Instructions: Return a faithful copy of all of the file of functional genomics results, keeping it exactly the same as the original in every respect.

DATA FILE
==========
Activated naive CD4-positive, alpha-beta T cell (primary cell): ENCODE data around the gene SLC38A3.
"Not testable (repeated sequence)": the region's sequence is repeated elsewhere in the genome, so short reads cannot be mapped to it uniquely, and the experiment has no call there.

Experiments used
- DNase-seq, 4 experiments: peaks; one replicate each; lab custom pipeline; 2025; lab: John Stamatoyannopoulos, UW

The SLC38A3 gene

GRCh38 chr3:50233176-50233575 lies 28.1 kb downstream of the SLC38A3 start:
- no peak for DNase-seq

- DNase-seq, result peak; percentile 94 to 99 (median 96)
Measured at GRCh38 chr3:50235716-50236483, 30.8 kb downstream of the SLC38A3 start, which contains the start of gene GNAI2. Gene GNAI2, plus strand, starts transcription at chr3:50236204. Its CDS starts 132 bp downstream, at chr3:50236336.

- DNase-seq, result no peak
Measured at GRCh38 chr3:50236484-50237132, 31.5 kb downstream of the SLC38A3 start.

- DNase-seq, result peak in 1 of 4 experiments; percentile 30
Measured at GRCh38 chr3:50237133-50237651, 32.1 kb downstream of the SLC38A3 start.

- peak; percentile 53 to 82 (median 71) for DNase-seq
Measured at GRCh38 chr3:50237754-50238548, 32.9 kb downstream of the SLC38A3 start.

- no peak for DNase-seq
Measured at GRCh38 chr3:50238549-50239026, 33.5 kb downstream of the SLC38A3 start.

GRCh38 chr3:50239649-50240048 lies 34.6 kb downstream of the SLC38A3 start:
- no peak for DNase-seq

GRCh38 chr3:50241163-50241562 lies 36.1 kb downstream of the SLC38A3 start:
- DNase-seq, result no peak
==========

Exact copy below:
Activated naive CD4-positive, alpha-beta T cell (primary cell): ENCODE data around the gene SLC38A3.
"Not testable (repeated sequence)": the region's sequence is repeated elsewhere in the genome, so short reads cannot be mapped to it uniquely, and the experiment has no call there.

Experiments used
- DNase-seq, 4 experiments: peaks; one replicate each; lab custom pipeline; 2025; lab: John Stamatoyannopoulos, UW

The SLC38A3 gene

GRCh38 chr3:50233176-50233575 lies 28.1 kb downstream of the SLC38A3 start:
- no peak for DNase-seq

- DNase-seq, result peak; percentile 94 to 99 (median 96)
Measured at GRCh38 chr3:50235716-50236483, 30.8 kb downstream of the SLC38A3 start, which contains the start of gene GNAI2. Gene GNAI2, plus strand, starts transcription at chr3:50236204. Its CDS starts 132 bp downstream, at chr3:50236336.

- DNase-seq, result no peak
Measured at GRCh38 chr3:50236484-50237132, 31.5 kb downstream of the SLC38A3 start.

- DNase-seq, result peak in 1 of 4 experiments; percentile 30
Measured at GRCh38 chr3:50237133-50237651, 32.1 kb downstream of the SLC38A3 start.

- peak; percentile 53 to 82 (median 71) for DNase-seq
Measured at GRCh38 chr3:50237754-50238548, 32.9 kb downstream of the SLC38A3 start.

- no peak for DNase-seq
Measured at GRCh38 chr3:50238549-50239026, 33.5 kb downstream of the SLC38A3 start.

GRCh38 chr3:50239649-50240048 lies 34.6 kb downstream of the SLC38A3 start:
- no peak for DNase-seq

GRCh38 chr3:50241163-50241562 lies 36.1 kb downstream of the SLC38A3 start:
- DNase-seq, result no peak